NASA’s Hubble Space Telescope has discovered that light echoes are coming out from a distant supernova explosion. It revealed that a white dwarf star that exploded as Type la supernova around eleven years ago has been emitting a shell which is expanding continuously and sweeping through the interstellar space.
The supernova named SN 2014J occurred at the upper right of nearby starburst galaxy M82 and is marked by an X. In 2006, the Hubble telescope first spotted the M82 galaxy using its Advanced Cameras for Surveys. Later on January 21, 2014, the supernova SN 2014J spotted by the Hubble using the same Advance Cameras for Surveys instrument. The shell of light was imaged between November 2014 and October 2016, as reported by NASA.
The shell of light rippling through the interstellar space is called as ‘light echo. NASA said that as the light echo moves through space, it is bouncing off a giant dust cloud that extends 300 to 1,600 light years from the supernova and is being reflected towards Earth. This supernova explosion is the closest Type la explosion to the Earth in at least 40 years.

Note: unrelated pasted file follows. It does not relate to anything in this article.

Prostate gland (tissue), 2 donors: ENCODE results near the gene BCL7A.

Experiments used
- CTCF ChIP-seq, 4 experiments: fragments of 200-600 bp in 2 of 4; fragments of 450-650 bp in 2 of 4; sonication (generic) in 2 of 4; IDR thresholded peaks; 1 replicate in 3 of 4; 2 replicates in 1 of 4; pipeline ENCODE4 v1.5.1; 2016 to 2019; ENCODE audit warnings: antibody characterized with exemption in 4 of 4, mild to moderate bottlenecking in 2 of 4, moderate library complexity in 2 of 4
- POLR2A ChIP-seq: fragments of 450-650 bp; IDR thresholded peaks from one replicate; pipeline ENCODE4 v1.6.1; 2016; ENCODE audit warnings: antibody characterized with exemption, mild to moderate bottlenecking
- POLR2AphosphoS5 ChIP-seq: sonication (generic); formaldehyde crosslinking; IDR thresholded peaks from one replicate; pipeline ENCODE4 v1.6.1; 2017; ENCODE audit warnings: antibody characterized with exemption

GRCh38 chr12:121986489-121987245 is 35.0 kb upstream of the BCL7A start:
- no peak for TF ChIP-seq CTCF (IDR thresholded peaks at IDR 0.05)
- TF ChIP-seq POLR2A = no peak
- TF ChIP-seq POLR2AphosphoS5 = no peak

According to NASA, Type la supernova occurs in a binary star system which contains a white dwarf and a companion star. The white dwarf is the one that undergoes supernova after its companion star dumps huge amount debris into it. The image of M82 reveals a bright blue disk, webs of shredded clouds, and fiery-looking plumes of glowing hydrogen blasting out of its central regions. The M82 appears higher in the northern spring sky in the direction of the constellation Ursa Major. M82 is also called the Cigar Galaxy owing to its odd elliptical shape. The M82, under the influence of neighboring M81 spiral galaxy, forms new stars at a very rapid pace due to the compression of the gas. The M82 starburst Galaxy is five times more luminous than our Milky Way Galaxy.